China yesterday accused Taiwan of harboring ulterior motives in its recent failed attempt to join the World Health Organization (WHO) as an observer.
"What we are on guard against and are opposed to is Taiwan using the excuse of joining the WHO to carry out separatist activities or trying to create two Chinas or one China, one Taiwan," said Li Weiyi (李維一), a spokesman for China's Taiwan Affairs Office.
"This is to say their real purpose for joining the WHO is not for Taiwanese compatriots' rights to health but for political motives," Li told a monthly press conference.
China this month succeeded in pressing the WHO to defeat the seventh attempt by Taiwan to gain observer status in the global health body.
Taiwan has strongly criticized the move as it battles rising numbers of SARS infections, and has rejected Beijing's offers for medical aid and assistance.
Li yesterday called Taiwan's refusal to accept help from Beijing "very regrettable."
"I think Taiwan authorities are using politics to see everything," Li said. "Cross-strait compatriots are flesh and blood compatriots. Mutual concern is sincere."
He said China had selected highly experienced medical workers from Guangdong Province and Beijing hospitals who are ready to go to Taiwan at any time to help.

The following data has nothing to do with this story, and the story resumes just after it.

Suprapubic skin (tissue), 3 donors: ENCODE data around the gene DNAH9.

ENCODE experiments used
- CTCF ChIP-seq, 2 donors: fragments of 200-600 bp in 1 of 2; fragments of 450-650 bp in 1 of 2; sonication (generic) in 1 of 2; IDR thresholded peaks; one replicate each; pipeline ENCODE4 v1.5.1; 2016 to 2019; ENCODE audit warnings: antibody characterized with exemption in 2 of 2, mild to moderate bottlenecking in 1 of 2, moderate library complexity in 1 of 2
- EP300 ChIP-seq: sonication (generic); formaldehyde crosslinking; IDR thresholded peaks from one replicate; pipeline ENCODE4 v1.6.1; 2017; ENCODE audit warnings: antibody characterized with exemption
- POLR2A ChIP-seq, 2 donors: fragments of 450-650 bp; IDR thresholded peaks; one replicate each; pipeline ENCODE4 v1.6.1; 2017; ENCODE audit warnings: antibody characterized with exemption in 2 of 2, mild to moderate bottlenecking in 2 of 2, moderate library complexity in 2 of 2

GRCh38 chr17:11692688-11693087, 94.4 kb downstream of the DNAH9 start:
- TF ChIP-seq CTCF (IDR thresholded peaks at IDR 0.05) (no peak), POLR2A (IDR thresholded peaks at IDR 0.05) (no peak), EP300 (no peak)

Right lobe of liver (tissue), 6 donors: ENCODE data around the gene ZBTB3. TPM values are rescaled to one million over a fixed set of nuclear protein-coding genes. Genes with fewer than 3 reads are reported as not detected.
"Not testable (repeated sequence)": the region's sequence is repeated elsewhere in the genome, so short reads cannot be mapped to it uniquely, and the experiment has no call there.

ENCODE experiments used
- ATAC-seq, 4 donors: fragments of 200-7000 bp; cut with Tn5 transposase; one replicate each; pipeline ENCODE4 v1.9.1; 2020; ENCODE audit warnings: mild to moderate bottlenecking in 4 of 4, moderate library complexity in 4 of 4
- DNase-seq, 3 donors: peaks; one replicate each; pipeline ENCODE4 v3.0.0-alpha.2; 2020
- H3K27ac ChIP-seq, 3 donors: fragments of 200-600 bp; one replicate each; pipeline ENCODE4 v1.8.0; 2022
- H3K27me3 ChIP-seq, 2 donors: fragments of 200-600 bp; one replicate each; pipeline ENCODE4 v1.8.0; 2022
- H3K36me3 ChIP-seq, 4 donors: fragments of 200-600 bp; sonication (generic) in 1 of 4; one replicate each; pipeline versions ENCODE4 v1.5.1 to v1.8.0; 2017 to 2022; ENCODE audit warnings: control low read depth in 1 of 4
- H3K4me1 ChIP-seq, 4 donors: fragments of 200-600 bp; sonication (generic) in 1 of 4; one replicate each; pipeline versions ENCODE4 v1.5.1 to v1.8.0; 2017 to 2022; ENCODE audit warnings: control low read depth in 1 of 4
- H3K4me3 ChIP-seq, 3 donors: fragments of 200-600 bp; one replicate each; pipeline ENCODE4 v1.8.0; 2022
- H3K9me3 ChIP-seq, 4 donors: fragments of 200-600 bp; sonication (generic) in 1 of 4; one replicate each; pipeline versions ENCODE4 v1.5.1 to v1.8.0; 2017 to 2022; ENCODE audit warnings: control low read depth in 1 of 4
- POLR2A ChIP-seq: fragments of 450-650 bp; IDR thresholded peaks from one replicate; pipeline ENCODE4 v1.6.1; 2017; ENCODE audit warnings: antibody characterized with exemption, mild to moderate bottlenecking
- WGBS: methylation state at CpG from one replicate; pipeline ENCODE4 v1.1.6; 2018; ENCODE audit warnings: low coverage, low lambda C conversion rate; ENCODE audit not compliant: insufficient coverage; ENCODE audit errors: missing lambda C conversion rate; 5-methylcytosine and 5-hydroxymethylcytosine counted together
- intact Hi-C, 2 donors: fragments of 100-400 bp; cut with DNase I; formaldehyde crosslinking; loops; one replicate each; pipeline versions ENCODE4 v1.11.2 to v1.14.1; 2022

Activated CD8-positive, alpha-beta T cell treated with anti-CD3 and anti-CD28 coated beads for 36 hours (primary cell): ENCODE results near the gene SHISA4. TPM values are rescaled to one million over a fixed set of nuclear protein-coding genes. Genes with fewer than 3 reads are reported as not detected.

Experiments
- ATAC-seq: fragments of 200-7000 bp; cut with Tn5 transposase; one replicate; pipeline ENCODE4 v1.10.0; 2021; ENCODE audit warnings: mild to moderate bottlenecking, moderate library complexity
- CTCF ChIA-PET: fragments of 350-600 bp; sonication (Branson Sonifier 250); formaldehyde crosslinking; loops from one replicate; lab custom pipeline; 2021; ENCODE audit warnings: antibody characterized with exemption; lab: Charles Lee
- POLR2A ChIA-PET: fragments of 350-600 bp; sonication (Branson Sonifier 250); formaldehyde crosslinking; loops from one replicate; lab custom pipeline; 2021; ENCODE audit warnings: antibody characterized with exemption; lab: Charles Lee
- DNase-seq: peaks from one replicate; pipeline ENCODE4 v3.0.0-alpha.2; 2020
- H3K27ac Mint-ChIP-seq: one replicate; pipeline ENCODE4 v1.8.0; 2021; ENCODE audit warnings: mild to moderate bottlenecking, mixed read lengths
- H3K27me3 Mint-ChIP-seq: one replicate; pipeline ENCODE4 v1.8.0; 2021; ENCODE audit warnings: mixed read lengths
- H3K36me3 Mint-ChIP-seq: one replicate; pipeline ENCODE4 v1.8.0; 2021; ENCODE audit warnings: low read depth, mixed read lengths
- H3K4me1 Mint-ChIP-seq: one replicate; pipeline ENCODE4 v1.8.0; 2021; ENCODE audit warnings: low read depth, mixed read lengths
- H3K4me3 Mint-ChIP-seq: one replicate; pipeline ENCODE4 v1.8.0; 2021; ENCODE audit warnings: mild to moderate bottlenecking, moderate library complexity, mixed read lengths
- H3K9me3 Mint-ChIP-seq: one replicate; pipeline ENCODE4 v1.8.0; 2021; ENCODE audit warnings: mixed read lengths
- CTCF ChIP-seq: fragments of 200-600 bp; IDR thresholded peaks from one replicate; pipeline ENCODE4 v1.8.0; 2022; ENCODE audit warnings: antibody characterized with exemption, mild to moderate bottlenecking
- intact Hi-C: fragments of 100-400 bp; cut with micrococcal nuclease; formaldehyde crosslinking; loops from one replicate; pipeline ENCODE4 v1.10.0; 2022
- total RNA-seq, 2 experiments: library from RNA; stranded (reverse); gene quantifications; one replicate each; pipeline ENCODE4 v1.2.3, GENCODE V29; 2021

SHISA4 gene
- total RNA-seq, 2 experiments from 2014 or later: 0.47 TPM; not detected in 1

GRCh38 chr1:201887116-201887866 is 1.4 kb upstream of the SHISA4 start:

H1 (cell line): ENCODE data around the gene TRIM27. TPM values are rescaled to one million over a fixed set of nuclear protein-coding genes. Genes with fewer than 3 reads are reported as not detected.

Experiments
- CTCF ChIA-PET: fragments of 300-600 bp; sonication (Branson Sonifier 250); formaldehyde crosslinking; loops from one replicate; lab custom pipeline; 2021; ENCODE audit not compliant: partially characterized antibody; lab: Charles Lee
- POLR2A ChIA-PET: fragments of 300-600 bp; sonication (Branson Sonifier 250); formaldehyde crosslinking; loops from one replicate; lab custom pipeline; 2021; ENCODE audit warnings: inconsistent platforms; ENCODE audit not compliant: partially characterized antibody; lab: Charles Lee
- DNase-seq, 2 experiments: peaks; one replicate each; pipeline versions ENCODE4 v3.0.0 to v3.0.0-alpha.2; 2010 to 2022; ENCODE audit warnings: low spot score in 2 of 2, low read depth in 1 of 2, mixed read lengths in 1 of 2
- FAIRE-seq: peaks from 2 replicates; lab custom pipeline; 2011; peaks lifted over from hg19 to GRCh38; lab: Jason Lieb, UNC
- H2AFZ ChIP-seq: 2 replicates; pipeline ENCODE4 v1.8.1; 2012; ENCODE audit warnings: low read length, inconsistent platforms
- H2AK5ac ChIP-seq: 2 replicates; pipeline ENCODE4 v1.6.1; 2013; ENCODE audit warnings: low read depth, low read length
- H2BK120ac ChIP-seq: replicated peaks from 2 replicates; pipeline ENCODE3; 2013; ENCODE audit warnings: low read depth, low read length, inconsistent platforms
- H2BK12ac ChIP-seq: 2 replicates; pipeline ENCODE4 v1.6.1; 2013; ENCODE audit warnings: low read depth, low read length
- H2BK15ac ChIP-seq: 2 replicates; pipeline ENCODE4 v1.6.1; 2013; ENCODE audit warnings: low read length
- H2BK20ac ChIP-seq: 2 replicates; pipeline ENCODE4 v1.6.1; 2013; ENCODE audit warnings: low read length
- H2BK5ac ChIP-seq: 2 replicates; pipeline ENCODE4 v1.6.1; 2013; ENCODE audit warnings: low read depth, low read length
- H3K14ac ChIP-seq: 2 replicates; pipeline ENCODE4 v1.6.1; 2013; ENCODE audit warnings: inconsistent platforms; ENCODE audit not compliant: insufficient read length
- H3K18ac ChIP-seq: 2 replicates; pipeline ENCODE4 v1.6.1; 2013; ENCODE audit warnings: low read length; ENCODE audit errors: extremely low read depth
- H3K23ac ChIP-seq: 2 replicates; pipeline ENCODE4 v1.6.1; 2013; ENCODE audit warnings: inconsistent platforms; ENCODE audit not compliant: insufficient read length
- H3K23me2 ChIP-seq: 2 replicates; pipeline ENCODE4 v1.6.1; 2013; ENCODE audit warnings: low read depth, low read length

At the same time, he said, China welcomes Taiwanese SARS experts.
Li also rejected Taiwan's allegation that China was trying to diminish its role within the WTO.
Taipei officials said China had pressured the WTO into requesting that Taiwan start referring to its "office" instead of "permanent mission" and that it refrain from using "ambassador" and other diplomatic titles for officials.
Li said China makes a distinction between Taiwan using international organizations to promote separatism and Taiwan going through civil groups to get information it needs from the organizations.
"What we are opposed to is Taiwan's authorities carrying out separatist activities in the name of Taiwanese people. [But] we've always cared about Taiwanese compatriots and we are sincere," Li said.
He said China has invited Taiwan to join its delegation attending WHO health meetings, such as the upcoming meeting in Malaysia next month and a SARS meeting to be held in Beijing next month for ASEAN member states plus China, Japan and South Korea.
Li acknowledged that SARS has had an impact on cross-straits trade, but he said the effect will be "short-term" since the timing of the outbreak and the areas affected are limited.
"With the control of the disease situation, I believe trade will very quickly return to normal," Li said.